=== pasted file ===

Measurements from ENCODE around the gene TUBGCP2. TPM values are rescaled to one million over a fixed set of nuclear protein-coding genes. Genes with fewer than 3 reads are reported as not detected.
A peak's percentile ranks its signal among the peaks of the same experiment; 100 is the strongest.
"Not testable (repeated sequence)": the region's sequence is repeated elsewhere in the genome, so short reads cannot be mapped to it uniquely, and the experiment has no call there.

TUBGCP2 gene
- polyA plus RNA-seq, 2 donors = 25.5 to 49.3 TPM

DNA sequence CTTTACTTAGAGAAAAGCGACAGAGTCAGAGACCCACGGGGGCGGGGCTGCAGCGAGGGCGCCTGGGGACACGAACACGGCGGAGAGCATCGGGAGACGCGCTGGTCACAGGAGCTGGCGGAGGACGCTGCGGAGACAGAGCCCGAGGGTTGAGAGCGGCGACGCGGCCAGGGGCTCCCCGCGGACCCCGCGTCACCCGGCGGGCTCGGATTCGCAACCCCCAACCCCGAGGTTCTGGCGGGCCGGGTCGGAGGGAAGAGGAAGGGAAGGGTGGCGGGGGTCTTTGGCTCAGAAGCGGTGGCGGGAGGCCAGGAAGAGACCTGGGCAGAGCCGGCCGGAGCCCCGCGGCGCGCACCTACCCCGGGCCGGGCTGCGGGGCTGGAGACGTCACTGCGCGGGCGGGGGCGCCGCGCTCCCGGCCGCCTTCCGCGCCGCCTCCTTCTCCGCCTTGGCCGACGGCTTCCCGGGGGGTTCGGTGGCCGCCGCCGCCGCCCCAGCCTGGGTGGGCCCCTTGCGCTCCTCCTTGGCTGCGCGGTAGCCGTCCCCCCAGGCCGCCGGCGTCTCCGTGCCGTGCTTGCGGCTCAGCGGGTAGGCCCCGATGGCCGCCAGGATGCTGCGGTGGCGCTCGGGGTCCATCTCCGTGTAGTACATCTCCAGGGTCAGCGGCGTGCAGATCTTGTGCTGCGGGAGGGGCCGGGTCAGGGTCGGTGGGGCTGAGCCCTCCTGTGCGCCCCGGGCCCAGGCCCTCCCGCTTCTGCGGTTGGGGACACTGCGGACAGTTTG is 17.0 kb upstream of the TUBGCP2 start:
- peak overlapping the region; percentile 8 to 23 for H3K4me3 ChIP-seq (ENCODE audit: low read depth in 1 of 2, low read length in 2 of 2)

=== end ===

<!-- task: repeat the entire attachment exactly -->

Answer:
Measurements from ENCODE around the gene TUBGCP2. TPM values are rescaled to one million over a fixed set of nuclear protein-coding genes. Genes with fewer than 3 reads are reported as not detected.
A peak's percentile ranks its signal among the peaks of the same experiment; 100 is the strongest.
"Not testable (repeated sequence)": the region's sequence is repeated elsewhere in the genome, so short reads cannot be mapped to it uniquely, and the experiment has no call there.

TUBGCP2 gene
- polyA plus RNA-seq, 2 donors = 25.5 to 49.3 TPM

DNA sequence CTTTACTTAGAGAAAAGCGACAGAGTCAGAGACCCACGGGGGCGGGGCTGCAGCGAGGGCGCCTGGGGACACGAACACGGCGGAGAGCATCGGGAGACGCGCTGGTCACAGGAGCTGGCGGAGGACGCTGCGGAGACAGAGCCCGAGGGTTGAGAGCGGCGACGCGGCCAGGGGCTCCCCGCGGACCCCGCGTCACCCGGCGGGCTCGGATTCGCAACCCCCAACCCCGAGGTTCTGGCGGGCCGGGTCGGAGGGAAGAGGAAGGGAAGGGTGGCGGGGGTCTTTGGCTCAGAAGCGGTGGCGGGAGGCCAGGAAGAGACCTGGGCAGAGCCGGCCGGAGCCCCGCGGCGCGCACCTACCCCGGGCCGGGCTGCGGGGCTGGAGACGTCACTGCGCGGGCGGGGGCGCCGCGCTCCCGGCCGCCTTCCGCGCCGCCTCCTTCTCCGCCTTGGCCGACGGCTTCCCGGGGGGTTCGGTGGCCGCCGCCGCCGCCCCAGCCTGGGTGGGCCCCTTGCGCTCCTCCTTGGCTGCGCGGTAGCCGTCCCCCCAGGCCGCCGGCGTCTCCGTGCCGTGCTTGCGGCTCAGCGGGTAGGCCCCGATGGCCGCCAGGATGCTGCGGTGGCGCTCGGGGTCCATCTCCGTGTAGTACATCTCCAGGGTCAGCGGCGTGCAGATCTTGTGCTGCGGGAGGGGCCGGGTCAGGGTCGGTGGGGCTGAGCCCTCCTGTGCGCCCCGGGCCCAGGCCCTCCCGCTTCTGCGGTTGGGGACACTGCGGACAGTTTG is 17.0 kb upstream of the TUBGCP2 start:
- peak overlapping the region; percentile 8 to 23 for H3K4me3 ChIP-seq (ENCODE audit: low read depth in 1 of 2, low read length in 2 of 2)